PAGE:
Split-Level1950-1970

Split-Level

Form

Split level houses have low-pitched side-gabled or hipped roofs. One side of the house has its floor a half-storey above the other side. The front door is normally near the middle, with internal stairs leading up to bedrooms and down to a rec room on one side of the house, with kitchen and living room areas occupying the other side. They only exist on wide lots and have many of the features of the Rancher style.

Background

Like the Rancher, the explosion of suburban developments after WWII made the Split-Level style possible. It became popular in the 1950s as a solution to the problem of increasing floor-space in the single-level Rancher without needing wider lots. The Split-Level was designed as a multi-storey variation of the Rancher, and in Canada popularized by CMHC plan brochures. It has a similar horizontal orientation. The style is especially common on lots that are not quite wide enough for a traditional rancher. Although sometimes featuring colonial-style decoration, the focus of these designs are functional. They are popular in Vancouver suburbs to this day.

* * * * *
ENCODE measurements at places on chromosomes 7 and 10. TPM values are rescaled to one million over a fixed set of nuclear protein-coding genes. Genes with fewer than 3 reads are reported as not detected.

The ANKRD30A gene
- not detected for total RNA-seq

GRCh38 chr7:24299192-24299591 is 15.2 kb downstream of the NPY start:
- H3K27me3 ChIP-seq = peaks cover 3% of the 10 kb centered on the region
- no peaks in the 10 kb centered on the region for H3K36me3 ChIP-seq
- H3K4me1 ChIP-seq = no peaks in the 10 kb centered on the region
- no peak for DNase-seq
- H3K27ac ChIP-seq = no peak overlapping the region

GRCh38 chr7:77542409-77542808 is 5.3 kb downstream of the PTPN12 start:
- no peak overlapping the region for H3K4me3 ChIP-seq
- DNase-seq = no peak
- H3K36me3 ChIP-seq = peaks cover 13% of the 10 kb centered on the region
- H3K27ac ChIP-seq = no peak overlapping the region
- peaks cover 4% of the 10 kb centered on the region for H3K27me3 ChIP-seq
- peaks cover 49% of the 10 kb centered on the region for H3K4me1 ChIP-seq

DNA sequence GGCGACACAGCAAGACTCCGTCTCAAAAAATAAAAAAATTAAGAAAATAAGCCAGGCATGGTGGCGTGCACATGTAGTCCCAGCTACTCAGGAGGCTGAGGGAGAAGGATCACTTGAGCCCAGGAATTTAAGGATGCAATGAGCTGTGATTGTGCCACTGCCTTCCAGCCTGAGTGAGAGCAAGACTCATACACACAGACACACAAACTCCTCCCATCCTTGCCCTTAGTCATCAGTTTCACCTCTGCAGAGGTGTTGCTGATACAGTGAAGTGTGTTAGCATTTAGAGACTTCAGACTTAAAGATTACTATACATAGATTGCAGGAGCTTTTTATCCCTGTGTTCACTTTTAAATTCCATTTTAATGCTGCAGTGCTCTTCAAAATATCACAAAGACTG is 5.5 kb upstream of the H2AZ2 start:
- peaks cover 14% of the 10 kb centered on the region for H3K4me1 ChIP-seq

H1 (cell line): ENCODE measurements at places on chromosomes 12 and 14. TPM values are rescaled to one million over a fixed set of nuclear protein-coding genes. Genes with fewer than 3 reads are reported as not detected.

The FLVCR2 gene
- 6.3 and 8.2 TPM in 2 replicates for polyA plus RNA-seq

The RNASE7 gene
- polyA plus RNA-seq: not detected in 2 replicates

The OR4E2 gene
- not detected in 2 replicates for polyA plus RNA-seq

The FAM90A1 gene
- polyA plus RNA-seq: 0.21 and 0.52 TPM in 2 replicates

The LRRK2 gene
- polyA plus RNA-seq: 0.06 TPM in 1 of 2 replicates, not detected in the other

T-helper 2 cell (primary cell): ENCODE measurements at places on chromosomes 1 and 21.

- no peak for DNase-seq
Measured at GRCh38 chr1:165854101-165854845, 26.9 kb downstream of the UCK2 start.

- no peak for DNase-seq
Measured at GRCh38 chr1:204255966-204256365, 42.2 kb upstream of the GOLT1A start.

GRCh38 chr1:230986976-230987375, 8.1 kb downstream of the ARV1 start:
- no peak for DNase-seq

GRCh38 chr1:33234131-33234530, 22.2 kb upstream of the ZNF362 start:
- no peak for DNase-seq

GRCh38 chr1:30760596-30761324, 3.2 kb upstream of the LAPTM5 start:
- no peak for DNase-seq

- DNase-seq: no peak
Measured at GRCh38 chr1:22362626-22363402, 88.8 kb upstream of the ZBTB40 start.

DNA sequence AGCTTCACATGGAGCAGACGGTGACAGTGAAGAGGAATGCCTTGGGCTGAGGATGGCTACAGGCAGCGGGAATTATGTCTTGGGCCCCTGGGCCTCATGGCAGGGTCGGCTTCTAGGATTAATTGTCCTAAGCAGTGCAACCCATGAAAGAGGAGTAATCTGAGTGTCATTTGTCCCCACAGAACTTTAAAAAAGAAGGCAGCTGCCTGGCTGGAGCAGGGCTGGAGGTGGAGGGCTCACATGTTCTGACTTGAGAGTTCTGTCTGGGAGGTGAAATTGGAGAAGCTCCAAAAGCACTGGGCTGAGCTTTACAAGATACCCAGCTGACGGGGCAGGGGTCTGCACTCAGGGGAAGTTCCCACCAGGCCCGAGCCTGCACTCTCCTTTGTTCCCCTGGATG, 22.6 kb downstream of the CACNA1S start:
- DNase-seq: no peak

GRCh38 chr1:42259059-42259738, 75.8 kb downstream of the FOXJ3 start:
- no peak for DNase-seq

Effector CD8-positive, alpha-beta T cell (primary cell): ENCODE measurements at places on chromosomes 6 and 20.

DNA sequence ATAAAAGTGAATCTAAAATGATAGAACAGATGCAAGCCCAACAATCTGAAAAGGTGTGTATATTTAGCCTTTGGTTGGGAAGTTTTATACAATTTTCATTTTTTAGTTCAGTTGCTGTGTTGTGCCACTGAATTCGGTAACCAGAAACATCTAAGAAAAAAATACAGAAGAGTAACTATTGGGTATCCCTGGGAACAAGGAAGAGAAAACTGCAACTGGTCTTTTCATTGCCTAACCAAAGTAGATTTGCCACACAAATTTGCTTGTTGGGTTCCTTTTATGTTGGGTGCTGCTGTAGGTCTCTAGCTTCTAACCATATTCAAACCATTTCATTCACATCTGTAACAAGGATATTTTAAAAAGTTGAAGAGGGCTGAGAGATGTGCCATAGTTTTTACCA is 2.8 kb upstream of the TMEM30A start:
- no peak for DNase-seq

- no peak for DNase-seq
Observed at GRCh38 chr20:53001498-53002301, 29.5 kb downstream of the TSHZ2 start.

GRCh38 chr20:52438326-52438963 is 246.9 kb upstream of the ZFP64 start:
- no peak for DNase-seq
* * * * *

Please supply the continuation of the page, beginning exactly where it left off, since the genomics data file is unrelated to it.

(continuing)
Details

  • Low-pitched side-gabled or hipped roof
  • Two-storey unit with a one-storey wing
  • Horizontal lines
  • Overhanging eaves
  • Door near centre
  • One side is half-storey taller than the other side

Materials

Wide lap siding covers the basement level and up to the floor line on the main floor. Stucco is used on the main and upper floors. Roofs are usually asphalt, chimney and foundation work are brick or stone masonry. Sometimes brick masonry replaced the lap siding and matches the chimney.